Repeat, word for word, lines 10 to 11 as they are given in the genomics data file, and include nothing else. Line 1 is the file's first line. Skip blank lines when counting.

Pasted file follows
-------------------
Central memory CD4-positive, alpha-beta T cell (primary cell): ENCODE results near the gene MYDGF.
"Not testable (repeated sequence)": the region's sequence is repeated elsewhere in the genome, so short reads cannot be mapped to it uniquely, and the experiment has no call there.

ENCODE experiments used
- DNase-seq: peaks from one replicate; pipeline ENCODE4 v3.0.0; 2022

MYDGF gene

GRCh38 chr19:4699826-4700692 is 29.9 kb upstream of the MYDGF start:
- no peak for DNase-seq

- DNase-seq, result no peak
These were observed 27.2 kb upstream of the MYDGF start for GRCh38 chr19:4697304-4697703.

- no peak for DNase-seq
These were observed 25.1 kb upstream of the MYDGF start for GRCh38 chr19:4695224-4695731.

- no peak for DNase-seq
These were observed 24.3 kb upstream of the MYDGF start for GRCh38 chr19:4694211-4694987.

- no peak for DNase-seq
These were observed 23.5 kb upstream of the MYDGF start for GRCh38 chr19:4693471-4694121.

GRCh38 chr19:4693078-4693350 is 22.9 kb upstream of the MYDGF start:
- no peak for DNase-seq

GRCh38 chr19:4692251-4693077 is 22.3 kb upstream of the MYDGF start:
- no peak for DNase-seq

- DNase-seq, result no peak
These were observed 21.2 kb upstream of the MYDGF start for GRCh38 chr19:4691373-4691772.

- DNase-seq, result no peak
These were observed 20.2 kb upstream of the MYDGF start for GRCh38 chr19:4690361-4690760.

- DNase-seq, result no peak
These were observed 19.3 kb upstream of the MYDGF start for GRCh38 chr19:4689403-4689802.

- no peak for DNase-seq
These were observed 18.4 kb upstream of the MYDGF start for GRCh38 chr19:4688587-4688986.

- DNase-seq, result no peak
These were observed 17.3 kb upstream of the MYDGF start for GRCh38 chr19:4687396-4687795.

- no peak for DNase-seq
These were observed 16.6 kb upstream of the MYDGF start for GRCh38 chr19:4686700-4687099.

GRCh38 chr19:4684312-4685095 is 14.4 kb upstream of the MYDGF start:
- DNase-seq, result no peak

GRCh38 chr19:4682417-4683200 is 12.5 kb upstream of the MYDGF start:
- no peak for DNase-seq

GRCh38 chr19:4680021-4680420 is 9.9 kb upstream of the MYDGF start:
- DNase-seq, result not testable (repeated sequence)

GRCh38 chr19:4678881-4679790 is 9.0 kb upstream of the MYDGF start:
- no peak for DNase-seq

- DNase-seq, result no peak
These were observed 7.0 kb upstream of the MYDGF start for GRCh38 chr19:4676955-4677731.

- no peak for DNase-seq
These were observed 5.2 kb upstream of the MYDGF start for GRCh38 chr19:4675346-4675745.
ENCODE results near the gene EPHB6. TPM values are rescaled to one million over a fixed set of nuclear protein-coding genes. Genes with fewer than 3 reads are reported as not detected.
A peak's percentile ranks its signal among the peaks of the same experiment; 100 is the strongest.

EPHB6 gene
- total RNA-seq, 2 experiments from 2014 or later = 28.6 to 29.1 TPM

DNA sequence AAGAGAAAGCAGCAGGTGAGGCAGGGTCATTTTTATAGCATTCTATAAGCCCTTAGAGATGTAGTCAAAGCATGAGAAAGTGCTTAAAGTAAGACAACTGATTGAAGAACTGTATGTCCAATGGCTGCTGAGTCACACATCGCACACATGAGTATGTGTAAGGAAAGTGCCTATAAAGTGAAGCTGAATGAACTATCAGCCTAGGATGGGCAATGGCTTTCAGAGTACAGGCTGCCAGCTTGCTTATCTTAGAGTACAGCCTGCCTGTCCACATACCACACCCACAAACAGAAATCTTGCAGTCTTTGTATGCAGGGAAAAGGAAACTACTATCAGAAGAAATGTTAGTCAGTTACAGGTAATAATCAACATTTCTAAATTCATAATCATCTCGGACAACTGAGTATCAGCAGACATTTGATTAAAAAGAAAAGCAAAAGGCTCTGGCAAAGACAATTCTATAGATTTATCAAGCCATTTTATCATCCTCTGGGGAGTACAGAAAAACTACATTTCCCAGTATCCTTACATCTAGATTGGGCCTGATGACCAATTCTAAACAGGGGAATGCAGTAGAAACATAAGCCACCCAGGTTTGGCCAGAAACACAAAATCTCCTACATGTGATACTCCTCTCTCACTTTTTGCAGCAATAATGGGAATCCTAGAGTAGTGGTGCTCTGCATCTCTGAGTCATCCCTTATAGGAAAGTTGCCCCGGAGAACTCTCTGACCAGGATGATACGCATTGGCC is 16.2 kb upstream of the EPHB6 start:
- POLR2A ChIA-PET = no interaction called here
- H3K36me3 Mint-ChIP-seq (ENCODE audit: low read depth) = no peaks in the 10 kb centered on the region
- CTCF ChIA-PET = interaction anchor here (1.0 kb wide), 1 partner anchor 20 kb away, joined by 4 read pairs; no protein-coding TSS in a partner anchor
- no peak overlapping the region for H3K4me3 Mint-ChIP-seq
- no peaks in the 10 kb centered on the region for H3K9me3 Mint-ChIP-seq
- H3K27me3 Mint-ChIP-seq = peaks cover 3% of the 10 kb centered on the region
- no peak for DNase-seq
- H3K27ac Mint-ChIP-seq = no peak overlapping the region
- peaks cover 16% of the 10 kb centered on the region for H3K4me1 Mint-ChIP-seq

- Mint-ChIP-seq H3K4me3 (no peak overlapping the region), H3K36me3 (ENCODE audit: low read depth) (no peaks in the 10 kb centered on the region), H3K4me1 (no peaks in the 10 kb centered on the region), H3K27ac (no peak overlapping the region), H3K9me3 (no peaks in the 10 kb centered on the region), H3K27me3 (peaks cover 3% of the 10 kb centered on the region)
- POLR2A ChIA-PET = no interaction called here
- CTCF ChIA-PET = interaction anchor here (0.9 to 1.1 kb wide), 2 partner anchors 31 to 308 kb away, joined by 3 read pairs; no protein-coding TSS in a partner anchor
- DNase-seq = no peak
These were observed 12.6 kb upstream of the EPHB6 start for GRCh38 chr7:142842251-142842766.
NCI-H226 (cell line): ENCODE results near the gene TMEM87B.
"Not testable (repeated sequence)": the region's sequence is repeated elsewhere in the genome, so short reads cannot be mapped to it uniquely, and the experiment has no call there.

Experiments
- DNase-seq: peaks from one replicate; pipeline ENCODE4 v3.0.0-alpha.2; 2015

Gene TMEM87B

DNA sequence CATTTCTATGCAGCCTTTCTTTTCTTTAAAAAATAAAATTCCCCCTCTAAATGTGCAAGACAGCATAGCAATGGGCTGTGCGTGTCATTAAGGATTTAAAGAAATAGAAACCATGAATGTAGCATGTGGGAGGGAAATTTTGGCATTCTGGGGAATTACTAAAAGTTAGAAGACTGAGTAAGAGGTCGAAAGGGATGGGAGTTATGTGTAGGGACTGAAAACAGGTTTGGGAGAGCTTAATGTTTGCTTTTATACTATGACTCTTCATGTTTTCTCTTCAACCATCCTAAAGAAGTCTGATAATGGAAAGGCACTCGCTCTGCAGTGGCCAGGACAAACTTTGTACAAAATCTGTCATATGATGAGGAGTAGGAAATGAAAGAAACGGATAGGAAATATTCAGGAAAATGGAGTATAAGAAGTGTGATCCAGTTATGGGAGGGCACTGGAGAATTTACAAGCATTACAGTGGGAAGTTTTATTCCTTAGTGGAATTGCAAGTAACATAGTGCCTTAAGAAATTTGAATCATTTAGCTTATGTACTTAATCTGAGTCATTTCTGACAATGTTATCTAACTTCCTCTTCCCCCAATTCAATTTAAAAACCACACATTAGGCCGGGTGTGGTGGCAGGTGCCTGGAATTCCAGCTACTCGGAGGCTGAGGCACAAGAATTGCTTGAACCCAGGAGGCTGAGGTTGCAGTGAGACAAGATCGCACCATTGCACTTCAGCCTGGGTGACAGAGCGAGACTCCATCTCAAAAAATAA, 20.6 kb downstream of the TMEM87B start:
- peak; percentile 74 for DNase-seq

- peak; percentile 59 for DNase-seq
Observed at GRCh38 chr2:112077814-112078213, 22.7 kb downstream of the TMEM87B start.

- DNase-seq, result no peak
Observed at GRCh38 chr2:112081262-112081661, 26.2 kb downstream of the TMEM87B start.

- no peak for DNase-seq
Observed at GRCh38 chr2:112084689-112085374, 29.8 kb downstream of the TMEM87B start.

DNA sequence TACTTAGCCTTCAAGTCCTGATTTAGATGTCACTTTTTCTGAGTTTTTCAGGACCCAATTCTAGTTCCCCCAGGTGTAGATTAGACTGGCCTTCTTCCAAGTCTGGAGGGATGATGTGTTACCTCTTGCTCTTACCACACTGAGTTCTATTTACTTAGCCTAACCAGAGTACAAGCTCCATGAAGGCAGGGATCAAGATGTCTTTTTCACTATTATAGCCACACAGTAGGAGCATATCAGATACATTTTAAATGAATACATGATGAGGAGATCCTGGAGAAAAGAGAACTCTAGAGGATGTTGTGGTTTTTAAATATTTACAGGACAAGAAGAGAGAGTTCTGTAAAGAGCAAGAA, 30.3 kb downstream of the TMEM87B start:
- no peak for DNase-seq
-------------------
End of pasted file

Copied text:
- no peak for DNase-seq
These were observed 25.1 kb upstream of the MYDGF start for GRCh38 chr19:4695224-4695731.